Johnnie is one of the most despicable types of men. He is nothing less than a worm…. There is as much moral value in this picture as there is in a five week old kippered herring…. There is so much drinking, carousing and scenes of bawdy houses that I do not see how this picture can get by as it is now. You are simply dragged through six or eight reels of filth. You wallow in it neck-high, and scream for the whole business to end. All this babble about reformed prostitutes and the creating of sympathy for harlots in general is a lot of tripe, made worse by the inclusion of songs about a vine-covered cottage.
You can’t sell a film any better than that. Eventually the film passed SRC inspection, but the relationship between Frankie and Johnnie is made intentionally ambiguous, their relationship less romantic than that of a boss and employee. He shakes her down for the night’s take – not from turning tricks, but from robbing drunk customers.
Director Tay Garnett got his start writing gags for Hal Roach and Mack Sennett – he brags in his autobiography that he was fired by Sennett “more often than anyone else who ever worked for him.” One of the great pleasures of Her Man is all of the incidental gags that Garnett packs into the film’s 83 minute runtime. James Gleason and Harry Sweet provide the comic relief as Dan’s soused sailor buddies Steve and Eddie. Steve plays a slot machine over and over again throughout the film, losing every time, only to see Harry pick up beer money with the next pull of the lever. This little gag plays out to perfection at the end of the brawl, with a bash to the skull finally giving Steve that last cash payment. The strangest routine involves familiar pre-code face Franklin Pangborn, who plays a stiff middle class tourist that makes an easy mark for Steve and Eddie. Every time Pangborn appears on-screen, he is getting knocked out – mainly for the expensive fedora that Steve and Eddie nearly fight-to-the-death over.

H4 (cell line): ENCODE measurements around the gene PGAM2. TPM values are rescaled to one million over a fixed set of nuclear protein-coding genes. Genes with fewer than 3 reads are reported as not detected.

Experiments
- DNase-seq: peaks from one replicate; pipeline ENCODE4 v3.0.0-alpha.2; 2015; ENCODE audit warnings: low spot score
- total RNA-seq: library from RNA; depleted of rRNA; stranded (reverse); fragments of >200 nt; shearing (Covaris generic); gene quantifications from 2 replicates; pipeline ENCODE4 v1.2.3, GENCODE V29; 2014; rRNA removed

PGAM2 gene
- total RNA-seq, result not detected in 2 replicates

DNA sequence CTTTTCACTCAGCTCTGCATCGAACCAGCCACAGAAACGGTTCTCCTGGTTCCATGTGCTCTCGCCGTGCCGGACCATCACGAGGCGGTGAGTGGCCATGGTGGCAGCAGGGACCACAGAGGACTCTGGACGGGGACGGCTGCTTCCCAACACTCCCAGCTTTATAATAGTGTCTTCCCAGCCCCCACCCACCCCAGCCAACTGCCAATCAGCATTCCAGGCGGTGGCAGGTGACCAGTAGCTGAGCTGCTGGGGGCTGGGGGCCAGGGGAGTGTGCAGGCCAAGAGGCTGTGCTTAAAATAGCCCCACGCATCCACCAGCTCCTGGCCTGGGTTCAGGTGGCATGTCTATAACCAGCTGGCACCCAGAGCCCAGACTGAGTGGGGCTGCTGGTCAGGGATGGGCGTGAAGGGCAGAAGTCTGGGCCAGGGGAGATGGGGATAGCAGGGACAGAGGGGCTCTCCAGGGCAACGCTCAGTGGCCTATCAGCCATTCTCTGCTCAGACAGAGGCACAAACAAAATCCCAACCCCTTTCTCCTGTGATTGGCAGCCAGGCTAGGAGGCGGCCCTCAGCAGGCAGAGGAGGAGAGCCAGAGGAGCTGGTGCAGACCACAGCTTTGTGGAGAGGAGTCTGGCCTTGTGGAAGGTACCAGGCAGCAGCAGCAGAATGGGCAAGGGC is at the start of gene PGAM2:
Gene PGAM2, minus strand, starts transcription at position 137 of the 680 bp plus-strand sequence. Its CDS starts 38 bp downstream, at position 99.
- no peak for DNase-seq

Her Man has earned whatever notoriety it has because of its elaborate, extended camera movement. Garnett and his DP Edward Snyder have a remarkable freedom of movement in this early sound film, as if they had no restrictions at all using the new technology. Using cranes to dip in and out of packed, clogged barroom dance floors, the film throws you headlong into its world, immersing you in its particular filth and argot. The location is never named, although there is a reference to an island. The whereabouts are kept intentionally vague. In the script the film takes place in Havana, and the Morro castle was included in some of the publicity material. So when the Cuban embassy objected to the film’s depiction of their city, and fearing Latin American markets would refuse to show the film, Pathé made an unconvincing case that the film actually took place in Paris (the Variety review says it takes place in a “Paris dive”).
But regardless of the location, it’s a formidable accomplishment. Phillips Holmes is a perennial discovery for me, as in recent years I have admired his trembling grace in Lubitsch’s Broken Lullaby and Von Sternberg’s An American Tragedy. Here he is a more virile type – in the concluding brawl his shirt is torn to shreds to show off his action movie torso – but he is equally moving as an inadvertent roughneck with a lilting voice. Helen Twelvetrees is appropriately off-kilter throughout, a woman who saw her future at the bottom of a beer glass starting to open up to the world. The film is almost entirely set inside the bar, so any vision of the outside, even just a shot of a carriage rocking back and forth in front of a rear projected city, is blissful artifice. Near the end of their date, when Dan says, his face beaming with sincerity, that ““St. Patrick’s Day, don’t it make you feel great?”, I can’t help but smile along with him.